Furthermore, the family members have loyally obeyed Sazo's final instruction: "Don't be a slave to money." The founding family is not driven by a strong desire to rake in huge profits for itself. The family earns about ¥400 million annually through dividends of ¥50 per Idemitsu share. While undoubtedly wealthy, how could the family purchase more Showa Shell shares?

To keep the deal on track, Idemitsu senior management, including Chief Executive Officer Takashi Tsukioka, is considering lowering the volume of Showa Shell shares it will buy from Royal Dutch Shell at the end of September. If Idemitsu opted to cap its stake at 20 percent, the founding family would have to buy up more than 13 percent of Showa Shell shares—far more than the 0.1 percent it holds now—to get over the one-third threshold and force a formal tender offer. Buying this larger stake would easily cost more than ¥50 billion. But with METI breathing down the necks of the megabanks, they will not lend any money to the founding family.

Enter "that old man," as the high-ranking METI official called him. He was referring to Nobuyuki Nakahara, a former president of what is now TonenGeneral Sekiyu K.K. and a former member of the Bank of Japan's policy board. Nakahara is known as an advocate of setting targets for the inflation rate, and he helped shape Japanese Prime Minister Shinzo Abe's views on economic policies.

When Nakahara was president of Tonen, then a refining subsidiary of ExxonMobil—a company with foreign capital—it was poles apart from Idemitsu, which is wholly Japanese in origin. Even so, Nakahara and Shosuke surprisingly share many things in common. Both are the eldest son of a founding family, both studied in the United States, and, above all, both feel strong indignation at the METI-led realignment of the oil wholesale industry through regulations that effectively forced cuts in refining capacity. Three years ago, Nakahara was even involved in a scandal that sought to bring down Jun Mutoh, the TonenGeneral president who favors a conciliatory approach to the ministry.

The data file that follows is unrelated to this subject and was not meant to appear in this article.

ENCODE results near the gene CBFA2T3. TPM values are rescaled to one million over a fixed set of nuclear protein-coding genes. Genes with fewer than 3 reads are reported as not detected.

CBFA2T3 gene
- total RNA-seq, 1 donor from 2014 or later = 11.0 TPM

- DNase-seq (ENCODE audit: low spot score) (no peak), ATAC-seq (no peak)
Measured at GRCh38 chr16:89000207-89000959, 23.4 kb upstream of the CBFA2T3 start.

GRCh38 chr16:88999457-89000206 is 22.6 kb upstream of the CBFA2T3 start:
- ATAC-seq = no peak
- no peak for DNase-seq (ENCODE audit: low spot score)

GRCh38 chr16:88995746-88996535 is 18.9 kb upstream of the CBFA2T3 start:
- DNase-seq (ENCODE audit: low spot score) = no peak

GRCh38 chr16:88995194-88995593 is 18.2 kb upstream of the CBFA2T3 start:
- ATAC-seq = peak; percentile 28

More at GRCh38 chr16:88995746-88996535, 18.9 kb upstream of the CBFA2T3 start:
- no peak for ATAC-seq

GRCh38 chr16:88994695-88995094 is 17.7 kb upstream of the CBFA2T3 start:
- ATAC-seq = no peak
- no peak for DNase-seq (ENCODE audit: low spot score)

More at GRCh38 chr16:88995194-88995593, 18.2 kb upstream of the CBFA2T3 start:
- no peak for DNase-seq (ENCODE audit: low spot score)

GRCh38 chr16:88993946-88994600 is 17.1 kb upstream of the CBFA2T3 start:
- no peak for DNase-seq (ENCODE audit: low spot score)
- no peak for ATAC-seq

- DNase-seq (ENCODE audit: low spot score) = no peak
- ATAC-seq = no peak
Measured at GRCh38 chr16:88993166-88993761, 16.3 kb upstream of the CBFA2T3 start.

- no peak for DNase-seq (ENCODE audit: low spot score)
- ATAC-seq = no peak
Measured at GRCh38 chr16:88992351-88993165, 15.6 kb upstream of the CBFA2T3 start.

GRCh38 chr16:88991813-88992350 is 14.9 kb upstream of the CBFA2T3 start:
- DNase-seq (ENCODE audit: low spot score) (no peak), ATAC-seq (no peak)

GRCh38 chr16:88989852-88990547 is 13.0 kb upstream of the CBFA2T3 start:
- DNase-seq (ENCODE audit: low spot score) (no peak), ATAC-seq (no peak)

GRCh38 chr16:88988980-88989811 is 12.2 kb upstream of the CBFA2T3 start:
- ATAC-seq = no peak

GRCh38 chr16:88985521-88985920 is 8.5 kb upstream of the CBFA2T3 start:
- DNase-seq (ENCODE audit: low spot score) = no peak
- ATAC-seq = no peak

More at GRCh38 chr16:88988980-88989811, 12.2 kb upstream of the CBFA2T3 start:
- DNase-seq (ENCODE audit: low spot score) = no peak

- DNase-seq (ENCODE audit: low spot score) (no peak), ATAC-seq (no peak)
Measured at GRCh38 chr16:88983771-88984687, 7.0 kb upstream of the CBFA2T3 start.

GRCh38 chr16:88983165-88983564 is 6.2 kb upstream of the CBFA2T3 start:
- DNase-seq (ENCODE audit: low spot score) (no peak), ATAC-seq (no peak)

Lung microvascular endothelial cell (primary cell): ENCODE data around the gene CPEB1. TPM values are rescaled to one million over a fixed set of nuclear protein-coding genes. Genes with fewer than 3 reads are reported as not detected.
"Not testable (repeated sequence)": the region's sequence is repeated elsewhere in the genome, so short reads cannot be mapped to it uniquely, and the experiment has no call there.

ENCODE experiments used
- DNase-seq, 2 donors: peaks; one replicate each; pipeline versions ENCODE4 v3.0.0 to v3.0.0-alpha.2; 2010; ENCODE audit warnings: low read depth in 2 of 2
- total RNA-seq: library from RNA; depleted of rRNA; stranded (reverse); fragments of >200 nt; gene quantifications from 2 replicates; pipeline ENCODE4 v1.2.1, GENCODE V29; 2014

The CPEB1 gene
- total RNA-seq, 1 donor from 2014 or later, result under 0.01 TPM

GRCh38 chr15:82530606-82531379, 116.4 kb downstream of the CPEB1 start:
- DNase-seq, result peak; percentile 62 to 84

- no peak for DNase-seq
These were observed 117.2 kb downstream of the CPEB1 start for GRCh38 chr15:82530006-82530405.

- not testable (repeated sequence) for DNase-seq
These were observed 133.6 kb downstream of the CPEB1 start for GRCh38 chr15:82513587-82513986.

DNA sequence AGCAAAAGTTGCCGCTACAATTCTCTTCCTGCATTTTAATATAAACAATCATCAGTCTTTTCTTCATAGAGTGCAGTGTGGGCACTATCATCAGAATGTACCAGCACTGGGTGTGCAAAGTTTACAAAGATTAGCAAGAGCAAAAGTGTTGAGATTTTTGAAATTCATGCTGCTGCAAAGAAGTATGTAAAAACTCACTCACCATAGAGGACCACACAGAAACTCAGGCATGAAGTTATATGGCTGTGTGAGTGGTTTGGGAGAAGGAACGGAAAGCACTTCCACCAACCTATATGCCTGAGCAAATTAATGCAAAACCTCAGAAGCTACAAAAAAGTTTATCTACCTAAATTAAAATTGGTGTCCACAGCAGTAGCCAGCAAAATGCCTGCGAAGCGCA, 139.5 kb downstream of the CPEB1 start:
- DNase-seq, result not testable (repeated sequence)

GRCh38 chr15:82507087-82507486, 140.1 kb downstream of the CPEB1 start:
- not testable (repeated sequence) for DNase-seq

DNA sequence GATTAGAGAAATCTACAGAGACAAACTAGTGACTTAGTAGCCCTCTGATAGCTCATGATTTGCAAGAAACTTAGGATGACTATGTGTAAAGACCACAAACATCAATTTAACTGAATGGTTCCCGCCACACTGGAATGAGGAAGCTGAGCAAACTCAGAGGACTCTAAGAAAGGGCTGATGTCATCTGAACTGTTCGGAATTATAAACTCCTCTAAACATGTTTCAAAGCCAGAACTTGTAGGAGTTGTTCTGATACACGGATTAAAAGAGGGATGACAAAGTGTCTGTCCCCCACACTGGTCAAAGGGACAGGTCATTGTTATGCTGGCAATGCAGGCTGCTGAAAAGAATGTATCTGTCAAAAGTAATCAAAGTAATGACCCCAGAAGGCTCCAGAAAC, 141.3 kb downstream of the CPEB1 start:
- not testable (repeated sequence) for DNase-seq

After getting dragged into the scandal, the then chief of METI's Natural Resources and Fuel Department, who was widely viewed as a prime candidate to become the administrative vice minister, was temporarily demoted. Since then, METI has been very wary of "that old man." Hamada's businesswoman wife, Makiko, reportedly has acted as a go-between, linking Nakahara and Shosuke.

"Mr. Nakahara was a former member of the Bank of Japan's policy board, so he has many connections in financial circles in Japan and abroad," a securities industry insider said. "It would probably be easy for him to introduce Shosuke to overseas banks or investment funds."

If Nakahara enables Shosuke to borrow money and block Idemitsu's acquisition of Showa Shell shares, the merger would inevitably face an increasing risk of collapse. That would also have a subtle impact on the merger between JX Holdings, Japan's largest oil wholesaler, and TonenGeneral Sekiyu. Their agreement to merge next year was finalized on August 31, and both companies plan to vote on the plan at extraordinary shareholder meetings due to be held at the end of the year. TonenGeneral will be feeling the most anxious about how the next few months pan out.